College affordability, a topic often discussed at the tables of many family homes, was the foremost topic at New Jersey Institute of Technology’s roundtable discussion this past week. Senate President Steve Sweeney, Senator Sandra Cunningham, Senator Paul Sarlo, and Senator Ronald Rice joined NJIT President Joel Bloom, college officials, and NJIT students in a forum focused on The College Affordability Plan. Sponsored by Senator Sweeney and Senator Cunningham, the 11-part plan aims to make college more affordable for New Jersey students and their families. In speaking about college affordability, Senator Sweeney said, “We need to be doing everything we can to help all of our students succeed, and that includes students who are coming to an institution of higher learning without many of the advantages that their peers enjoy”.
Senators Sweeney and Cunningham, in proposing the College Affordability Plan, understand that making higher education available for everyone is a multifaceted problem, and have proposed multiple solutions that together will all hopefully reduce the cost of college for students. Of these solutions, three topics were especially at the forefront of discussion including the proposal to create Three-Year Degree programs, the extension of Tuition Assistance Grants, and the expansion of the Equal Opportunity Fund. As Senator Cunningham said, “We have to make attaining a higher education easier and more affordable for New Jersey residents and this bill package will remove the barriers that too often hold students back by improving dual enrollment options, and making sure that students understand their financial options and the long-term cost of their choices”.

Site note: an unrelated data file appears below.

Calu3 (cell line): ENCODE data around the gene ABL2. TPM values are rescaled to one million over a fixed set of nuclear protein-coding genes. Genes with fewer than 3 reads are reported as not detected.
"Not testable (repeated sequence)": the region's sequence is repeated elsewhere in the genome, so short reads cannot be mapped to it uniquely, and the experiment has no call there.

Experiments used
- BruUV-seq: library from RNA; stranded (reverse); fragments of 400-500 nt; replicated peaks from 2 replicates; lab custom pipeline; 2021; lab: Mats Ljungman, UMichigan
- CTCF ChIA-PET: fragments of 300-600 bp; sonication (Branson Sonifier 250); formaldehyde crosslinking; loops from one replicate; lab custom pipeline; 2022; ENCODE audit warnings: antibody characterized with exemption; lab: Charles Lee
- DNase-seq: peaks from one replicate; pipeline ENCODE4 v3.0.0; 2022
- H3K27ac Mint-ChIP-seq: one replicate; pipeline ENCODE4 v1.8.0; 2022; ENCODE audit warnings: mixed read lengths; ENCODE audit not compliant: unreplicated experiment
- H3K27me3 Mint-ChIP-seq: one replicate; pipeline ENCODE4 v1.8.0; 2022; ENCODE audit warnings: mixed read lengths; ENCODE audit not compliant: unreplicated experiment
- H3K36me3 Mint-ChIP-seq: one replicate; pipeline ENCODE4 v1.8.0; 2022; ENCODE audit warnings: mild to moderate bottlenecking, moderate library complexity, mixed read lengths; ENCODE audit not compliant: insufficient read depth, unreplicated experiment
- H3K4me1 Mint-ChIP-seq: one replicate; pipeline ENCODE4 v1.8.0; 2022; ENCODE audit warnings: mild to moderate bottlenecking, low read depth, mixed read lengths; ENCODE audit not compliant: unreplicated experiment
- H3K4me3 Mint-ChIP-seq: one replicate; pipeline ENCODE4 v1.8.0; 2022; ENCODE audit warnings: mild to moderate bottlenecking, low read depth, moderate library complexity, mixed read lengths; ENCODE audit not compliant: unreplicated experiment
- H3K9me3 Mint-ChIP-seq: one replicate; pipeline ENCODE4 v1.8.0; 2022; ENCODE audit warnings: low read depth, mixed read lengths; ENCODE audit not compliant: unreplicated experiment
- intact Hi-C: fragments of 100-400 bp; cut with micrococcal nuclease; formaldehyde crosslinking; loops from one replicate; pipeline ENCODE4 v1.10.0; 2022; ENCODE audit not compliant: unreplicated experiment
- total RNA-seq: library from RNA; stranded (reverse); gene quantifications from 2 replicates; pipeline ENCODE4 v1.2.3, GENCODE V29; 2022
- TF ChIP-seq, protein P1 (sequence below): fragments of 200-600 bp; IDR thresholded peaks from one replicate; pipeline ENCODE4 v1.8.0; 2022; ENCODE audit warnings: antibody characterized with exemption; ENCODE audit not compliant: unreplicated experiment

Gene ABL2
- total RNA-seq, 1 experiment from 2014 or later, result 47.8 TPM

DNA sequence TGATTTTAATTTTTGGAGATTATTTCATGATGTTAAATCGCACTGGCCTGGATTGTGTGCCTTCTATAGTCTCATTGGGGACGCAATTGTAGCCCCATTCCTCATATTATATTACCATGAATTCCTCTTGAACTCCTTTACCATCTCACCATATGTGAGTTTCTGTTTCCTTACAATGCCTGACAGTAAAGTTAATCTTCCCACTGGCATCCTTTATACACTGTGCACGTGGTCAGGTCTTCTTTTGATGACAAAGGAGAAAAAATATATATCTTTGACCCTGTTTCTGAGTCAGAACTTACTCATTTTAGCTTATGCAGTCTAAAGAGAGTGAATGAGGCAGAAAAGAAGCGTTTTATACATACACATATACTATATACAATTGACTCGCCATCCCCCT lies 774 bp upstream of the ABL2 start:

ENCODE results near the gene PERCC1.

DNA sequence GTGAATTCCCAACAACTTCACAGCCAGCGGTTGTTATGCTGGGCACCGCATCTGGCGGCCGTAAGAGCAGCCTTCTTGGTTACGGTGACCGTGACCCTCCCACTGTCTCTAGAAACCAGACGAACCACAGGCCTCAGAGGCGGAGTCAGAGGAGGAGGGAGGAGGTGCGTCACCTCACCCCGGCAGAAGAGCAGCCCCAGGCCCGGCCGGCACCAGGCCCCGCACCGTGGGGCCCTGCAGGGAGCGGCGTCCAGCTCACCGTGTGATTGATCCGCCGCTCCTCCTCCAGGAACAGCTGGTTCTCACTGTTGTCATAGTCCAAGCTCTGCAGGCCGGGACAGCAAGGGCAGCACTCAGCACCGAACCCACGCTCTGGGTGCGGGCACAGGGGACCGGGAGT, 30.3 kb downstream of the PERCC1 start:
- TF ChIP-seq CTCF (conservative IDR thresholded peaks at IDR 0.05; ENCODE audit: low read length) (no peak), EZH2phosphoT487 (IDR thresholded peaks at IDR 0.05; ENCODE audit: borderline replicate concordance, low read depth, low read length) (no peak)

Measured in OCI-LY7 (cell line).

The Three-Year Degree program is a bill that would allow four-year institutions to graduate students, focused and committed to their major and career, in three years rather than four. As stated by Senator Sarlo, a NJIT alumni, “An accelerated timetable to gain a degree can be a valuable option for some students. It can save money for students and their families without compromising the quality of their education”. The addition of a three-year degree program would be beneficial to those students who have a focused education and career goal and would allow them to reduce any possible debt and college expenses.
The extension of Tuition Assistance Grants to summer semesters would also aid students in reducing costs, since it would allow eligible students to apply leftover TAG funding towards summer courses and enrollment. This option would also better allow students to complete their degree programs in three years rather than four.
In addition to TAG, the expansion of the Educational Opportunity Fund program would also allow students with economic and educational disadvantages to meet college expenses not covered by TAG. These expenses may include, but are not limited to books and transportation. Additionally, EOF allows students to transition into college by providing counseling and supplemental resources.
Overall, as Dr. Bloom summarized, “College affordability is a very important and complex issue that must be addressed on two fronts. We have a responsibility to develop realistic strategies for keeping student costs down, but we also need to educate prospective students about the likely return on their investment”. Higher education should be available to all, regardless of circumstance and hopefully The College Affordability plan and this roundtable discussion have furthered the conversation and initiated solutions to achieve affordability.